The Great Waste State / Third Coast Atlas
Third Coast Atlas: Prelude to a Plan
Rania Ghosn + El Hadi Jazairy, 2017
In 1987, the Mobro 4000 barge, infamously coined by the press as the “gar-barge,” hauled 3,000 tons of trash from New York, down the East Coast to Belize and back, waiting for a means to dispose its cargo. “There are four ways to dispose of garbage,” claimed a contemporary full page ad in The Wall Street Journal, “Burn it. Bury it. Recycle it. Or send it on a Caribbean Cruise.” Ultimately, the trash came full circle and ended up being incinerated in Brooklyn, where its ashes wound up buried where they originated.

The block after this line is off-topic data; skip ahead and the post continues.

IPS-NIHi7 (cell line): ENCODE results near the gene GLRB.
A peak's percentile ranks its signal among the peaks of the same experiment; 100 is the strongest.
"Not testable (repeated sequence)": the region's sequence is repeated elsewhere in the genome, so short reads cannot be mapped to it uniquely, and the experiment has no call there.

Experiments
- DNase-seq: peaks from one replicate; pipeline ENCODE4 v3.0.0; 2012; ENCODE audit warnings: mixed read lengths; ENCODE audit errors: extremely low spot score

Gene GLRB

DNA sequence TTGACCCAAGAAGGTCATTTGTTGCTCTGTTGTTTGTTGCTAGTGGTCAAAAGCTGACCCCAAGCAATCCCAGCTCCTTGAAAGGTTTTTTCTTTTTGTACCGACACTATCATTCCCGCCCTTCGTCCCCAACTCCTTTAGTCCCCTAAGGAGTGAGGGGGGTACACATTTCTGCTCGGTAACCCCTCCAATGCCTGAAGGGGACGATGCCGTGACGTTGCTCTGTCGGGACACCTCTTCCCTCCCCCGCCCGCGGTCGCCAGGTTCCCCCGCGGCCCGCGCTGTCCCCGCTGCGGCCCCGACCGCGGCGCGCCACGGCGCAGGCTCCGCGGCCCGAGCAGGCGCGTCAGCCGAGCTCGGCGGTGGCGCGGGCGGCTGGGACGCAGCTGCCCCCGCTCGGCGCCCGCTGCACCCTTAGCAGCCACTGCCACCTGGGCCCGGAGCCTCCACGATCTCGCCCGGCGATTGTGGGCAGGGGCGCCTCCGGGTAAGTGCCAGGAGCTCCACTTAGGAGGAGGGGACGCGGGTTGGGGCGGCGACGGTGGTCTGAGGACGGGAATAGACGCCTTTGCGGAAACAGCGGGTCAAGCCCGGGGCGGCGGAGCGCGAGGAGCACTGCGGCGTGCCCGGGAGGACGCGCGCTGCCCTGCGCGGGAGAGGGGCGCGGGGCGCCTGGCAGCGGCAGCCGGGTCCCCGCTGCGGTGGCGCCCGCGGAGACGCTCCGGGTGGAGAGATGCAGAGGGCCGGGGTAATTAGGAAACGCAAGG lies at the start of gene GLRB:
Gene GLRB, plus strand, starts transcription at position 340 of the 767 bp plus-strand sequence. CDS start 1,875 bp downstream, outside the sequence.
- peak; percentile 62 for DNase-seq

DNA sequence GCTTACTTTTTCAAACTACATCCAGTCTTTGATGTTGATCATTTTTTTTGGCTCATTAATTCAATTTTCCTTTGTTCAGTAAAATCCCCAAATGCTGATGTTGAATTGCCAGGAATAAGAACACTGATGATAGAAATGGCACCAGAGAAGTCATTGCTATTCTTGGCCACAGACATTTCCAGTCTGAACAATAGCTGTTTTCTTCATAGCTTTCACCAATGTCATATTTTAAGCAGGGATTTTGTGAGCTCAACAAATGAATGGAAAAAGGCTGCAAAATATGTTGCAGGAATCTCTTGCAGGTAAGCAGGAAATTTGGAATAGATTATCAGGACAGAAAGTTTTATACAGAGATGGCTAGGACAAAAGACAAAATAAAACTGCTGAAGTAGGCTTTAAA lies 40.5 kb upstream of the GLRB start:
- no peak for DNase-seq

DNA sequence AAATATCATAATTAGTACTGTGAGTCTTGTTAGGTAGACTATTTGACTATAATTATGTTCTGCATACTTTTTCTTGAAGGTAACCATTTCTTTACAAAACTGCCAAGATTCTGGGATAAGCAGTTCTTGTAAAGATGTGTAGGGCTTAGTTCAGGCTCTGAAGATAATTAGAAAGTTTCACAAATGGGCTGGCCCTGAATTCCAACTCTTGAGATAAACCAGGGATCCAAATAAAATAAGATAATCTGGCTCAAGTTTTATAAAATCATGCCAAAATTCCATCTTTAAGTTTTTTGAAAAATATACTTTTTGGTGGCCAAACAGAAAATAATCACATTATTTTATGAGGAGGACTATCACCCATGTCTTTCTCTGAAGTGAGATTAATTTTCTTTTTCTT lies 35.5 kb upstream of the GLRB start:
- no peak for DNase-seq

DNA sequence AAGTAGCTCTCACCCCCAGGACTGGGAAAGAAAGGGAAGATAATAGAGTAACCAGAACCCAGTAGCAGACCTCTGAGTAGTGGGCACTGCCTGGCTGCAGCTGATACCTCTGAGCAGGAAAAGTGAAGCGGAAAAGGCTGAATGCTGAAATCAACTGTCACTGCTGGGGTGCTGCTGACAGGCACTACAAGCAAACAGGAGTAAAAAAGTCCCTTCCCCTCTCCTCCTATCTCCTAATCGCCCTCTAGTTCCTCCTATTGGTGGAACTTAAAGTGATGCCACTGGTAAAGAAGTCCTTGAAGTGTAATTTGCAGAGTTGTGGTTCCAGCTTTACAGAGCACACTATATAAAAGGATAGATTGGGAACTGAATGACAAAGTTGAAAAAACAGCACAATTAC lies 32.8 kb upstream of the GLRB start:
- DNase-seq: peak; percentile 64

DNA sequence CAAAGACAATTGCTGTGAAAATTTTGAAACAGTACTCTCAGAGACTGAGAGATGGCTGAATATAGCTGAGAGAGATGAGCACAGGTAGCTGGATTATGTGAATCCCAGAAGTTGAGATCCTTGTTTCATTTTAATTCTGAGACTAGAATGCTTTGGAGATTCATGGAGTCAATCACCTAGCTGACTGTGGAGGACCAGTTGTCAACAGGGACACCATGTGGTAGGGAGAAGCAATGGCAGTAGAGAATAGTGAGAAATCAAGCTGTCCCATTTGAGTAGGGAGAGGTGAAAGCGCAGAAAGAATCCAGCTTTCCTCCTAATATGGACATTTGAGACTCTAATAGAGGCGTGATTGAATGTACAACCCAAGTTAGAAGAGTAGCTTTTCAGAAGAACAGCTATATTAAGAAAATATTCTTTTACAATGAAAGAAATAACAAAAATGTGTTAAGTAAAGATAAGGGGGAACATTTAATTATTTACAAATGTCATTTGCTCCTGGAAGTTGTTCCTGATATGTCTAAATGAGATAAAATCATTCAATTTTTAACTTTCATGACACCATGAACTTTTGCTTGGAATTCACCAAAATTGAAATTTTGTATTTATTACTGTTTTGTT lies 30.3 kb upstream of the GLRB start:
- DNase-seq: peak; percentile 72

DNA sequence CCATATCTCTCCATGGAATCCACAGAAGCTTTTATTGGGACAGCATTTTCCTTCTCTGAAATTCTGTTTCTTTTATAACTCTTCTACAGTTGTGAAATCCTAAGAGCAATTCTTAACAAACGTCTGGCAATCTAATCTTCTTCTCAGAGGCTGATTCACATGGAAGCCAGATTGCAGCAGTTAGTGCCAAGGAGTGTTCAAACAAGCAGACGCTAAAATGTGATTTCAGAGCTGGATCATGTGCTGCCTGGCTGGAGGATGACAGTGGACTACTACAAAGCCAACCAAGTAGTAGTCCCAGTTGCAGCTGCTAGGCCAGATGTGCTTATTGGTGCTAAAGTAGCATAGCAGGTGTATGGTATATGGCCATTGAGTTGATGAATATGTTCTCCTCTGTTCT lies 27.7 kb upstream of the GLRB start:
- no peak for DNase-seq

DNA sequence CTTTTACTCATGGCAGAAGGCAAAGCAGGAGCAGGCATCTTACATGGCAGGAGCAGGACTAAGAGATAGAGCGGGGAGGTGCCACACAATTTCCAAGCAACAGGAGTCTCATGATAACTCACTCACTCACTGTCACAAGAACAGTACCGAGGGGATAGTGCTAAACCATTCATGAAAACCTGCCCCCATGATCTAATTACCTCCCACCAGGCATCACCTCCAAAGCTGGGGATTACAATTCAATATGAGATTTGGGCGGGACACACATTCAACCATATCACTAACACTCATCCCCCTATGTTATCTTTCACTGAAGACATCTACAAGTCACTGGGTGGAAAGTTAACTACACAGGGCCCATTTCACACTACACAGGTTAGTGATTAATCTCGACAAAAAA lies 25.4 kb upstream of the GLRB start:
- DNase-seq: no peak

The story captivated the nation as the media highlighted the growing “garbage crisis.” Amidst increasing volumes of trash, the incident was emblematic of an emergent and widespread concern that U.S. cities were quickly running out of dumping space. The rhetoric of the debate over garbage has shifted during the twentieth century from being described as a problem of poverty, concentrated in industrial city centers, to that of misappropriated affluence at the planetary scale. Trash is regarded as the symbol of consumer society, to which the response is to remove it from public view to more discreet sites of containment. Once enclosed, odorless, and away, it is imagined as anthropologist Mary Douglas describes, “matter out of place,” transgressing the boundaries of a social order and whose containment promises the purity of what remains beyond its boundaries.